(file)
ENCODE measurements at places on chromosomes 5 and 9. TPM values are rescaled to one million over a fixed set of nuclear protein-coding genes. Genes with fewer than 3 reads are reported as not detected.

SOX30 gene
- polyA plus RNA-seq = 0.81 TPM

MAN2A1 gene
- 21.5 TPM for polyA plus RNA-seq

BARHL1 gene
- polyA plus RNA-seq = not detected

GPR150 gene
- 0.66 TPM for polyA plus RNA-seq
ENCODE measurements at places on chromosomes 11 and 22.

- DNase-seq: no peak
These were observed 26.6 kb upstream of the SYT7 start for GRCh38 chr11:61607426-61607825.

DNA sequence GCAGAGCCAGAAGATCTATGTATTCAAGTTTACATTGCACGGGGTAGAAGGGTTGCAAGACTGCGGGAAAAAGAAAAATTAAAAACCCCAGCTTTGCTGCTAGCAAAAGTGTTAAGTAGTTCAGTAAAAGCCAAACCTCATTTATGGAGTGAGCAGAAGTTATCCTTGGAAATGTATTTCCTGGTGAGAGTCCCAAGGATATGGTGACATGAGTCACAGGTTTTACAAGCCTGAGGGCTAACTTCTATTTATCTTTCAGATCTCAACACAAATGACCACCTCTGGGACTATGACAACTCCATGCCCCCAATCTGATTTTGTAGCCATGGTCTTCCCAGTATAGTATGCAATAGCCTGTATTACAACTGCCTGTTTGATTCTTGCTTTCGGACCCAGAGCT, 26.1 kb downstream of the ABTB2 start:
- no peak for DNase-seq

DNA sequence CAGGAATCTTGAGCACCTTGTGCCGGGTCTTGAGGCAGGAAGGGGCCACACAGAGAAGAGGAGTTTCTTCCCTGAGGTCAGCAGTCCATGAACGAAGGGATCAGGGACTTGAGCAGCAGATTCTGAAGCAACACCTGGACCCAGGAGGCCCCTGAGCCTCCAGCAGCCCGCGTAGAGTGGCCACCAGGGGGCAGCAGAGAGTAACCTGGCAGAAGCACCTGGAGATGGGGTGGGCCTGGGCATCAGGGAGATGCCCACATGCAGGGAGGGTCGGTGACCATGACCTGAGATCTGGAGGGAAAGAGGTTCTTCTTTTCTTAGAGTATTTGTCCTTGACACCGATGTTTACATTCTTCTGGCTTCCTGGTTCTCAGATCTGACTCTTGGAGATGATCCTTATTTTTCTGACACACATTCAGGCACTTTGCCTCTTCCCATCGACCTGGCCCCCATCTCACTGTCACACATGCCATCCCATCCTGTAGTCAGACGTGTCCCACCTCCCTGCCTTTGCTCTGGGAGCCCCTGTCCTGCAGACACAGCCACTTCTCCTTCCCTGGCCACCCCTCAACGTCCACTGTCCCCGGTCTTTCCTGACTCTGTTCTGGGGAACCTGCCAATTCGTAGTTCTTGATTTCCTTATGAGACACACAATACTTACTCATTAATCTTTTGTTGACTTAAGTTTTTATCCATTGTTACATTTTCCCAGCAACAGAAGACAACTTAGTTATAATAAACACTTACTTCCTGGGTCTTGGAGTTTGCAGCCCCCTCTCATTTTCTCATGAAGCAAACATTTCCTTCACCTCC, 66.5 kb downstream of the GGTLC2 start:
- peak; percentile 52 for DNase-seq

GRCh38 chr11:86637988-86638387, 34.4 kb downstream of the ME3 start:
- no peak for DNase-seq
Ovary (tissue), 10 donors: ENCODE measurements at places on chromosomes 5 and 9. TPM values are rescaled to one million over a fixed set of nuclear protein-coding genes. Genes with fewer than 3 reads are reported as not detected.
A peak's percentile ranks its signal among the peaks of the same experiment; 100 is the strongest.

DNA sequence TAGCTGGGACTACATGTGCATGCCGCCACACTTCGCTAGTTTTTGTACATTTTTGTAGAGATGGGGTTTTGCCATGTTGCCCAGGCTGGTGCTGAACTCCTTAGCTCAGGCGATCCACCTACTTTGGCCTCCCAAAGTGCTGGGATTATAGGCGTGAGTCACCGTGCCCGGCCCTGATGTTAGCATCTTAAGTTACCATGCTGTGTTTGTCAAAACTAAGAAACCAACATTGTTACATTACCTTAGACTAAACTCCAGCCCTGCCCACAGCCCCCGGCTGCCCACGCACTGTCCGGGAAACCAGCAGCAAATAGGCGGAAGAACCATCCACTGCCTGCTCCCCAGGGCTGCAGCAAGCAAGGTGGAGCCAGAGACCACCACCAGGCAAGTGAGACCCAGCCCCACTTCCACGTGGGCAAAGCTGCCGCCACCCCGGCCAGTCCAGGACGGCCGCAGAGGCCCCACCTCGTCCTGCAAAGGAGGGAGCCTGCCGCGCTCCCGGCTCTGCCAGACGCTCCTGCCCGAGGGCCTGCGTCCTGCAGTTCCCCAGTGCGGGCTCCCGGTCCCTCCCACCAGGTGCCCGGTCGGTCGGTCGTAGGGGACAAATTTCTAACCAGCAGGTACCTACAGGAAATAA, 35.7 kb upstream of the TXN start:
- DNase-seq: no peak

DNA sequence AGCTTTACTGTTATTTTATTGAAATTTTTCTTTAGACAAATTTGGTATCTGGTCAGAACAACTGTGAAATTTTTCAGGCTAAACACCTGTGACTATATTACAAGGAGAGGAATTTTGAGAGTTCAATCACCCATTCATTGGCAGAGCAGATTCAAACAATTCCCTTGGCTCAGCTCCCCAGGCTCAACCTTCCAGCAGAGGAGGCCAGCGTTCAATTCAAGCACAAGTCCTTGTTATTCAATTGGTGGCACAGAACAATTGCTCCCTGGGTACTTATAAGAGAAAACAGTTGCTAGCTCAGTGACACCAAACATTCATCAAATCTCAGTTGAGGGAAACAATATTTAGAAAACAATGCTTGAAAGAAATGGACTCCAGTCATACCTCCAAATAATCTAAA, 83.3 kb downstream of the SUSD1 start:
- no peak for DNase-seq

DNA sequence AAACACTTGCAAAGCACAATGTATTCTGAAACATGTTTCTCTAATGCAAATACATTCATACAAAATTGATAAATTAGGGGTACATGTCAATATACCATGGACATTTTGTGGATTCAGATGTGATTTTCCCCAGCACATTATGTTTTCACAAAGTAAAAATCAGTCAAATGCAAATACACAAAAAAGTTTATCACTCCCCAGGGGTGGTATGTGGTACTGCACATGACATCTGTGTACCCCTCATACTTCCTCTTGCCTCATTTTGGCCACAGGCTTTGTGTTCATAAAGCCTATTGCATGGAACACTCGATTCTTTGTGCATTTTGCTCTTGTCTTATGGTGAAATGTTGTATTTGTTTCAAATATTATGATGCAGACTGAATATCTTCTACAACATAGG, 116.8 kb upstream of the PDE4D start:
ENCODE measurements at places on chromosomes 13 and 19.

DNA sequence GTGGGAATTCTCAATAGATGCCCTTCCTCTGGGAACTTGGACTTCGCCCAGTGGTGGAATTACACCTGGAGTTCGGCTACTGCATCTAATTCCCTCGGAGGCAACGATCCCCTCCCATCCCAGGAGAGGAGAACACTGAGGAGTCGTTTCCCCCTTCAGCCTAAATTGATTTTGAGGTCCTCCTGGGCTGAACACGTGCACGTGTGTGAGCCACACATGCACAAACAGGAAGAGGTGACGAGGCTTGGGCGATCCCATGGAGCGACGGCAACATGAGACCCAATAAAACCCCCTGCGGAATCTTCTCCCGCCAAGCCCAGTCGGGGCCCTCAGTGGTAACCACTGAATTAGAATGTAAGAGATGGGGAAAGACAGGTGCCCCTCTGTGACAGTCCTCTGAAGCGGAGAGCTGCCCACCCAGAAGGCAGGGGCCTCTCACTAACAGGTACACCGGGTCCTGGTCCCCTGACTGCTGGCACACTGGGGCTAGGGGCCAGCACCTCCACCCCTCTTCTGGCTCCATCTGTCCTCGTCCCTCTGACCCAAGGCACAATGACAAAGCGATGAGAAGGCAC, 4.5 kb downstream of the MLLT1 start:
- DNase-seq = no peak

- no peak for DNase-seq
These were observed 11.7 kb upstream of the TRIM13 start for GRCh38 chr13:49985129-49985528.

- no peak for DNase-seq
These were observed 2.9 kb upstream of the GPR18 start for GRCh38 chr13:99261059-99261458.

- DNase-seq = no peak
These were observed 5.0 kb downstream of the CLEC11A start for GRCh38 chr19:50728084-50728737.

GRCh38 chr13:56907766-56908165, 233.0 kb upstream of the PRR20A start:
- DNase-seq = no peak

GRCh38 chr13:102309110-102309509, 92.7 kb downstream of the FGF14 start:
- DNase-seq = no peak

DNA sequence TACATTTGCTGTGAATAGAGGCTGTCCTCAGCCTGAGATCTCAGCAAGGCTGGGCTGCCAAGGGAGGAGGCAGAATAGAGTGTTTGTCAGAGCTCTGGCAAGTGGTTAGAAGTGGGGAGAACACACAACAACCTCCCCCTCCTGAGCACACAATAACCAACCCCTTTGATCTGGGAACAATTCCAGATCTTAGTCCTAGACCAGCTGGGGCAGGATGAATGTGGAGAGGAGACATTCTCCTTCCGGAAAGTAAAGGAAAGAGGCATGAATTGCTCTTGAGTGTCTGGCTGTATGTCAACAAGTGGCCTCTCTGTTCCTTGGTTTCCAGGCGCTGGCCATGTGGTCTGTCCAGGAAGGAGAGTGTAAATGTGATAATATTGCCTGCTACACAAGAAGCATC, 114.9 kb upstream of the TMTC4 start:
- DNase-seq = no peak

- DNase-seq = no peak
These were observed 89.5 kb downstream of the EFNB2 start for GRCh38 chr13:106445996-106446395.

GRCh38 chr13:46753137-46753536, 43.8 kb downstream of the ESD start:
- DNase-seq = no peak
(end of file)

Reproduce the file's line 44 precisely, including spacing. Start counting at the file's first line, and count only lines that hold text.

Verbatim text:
- DNase-seq = no peak